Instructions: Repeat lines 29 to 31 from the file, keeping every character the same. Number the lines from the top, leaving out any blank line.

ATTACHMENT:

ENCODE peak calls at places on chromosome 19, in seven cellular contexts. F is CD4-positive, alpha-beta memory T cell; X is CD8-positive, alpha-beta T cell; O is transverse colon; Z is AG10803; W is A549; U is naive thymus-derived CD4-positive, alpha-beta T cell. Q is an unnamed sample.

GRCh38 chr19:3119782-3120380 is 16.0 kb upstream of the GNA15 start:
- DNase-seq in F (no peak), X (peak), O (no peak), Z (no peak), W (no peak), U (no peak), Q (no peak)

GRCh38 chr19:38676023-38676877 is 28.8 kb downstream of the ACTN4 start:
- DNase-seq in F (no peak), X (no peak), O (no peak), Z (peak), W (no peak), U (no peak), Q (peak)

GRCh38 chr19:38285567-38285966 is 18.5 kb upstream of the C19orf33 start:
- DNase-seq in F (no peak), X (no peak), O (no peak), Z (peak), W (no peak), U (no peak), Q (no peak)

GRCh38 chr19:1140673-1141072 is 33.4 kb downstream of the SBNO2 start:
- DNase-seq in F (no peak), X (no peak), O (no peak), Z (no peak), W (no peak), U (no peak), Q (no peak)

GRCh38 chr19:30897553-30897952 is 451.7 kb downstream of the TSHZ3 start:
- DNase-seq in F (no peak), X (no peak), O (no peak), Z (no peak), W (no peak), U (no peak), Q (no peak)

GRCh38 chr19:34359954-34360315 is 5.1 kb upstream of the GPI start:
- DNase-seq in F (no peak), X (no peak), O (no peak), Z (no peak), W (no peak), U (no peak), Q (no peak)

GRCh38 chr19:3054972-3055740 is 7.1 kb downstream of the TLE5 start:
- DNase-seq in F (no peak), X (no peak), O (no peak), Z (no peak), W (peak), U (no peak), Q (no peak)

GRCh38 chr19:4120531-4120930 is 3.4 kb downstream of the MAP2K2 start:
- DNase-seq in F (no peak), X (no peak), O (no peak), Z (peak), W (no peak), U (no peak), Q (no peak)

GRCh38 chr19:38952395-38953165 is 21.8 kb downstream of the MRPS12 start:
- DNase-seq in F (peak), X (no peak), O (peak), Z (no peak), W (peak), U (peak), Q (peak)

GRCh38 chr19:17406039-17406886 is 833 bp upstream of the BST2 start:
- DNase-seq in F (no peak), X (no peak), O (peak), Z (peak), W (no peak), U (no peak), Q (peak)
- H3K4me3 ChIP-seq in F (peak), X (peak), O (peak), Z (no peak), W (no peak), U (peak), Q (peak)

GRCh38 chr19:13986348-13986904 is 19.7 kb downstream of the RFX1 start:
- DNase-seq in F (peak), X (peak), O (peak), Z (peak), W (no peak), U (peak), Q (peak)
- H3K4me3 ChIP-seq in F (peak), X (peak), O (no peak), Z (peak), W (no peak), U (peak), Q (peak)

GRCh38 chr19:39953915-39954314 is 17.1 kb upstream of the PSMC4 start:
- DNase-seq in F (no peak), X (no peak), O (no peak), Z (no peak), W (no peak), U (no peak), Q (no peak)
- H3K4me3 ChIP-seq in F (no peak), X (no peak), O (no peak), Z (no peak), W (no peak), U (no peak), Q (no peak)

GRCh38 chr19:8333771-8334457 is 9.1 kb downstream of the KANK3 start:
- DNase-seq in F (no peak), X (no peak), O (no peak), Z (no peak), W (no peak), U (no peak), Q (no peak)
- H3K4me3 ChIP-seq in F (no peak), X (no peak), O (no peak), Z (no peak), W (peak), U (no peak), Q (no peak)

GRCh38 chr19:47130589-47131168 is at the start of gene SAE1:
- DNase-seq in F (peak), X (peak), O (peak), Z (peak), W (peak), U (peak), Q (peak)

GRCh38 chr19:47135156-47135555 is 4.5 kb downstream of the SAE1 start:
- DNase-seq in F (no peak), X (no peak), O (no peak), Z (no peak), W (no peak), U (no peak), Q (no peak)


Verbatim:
GRCh38 chr19:8333771-8334457 is 9.1 kb downstream of the KANK3 start:
- DNase-seq in F (no peak), X (no peak), O (no peak), Z (no peak), W (no peak), U (no peak), Q (no peak)
- H3K4me3 ChIP-seq in F (no peak), X (no peak), O (no peak), Z (no peak), W (peak), U (no peak), Q (no peak)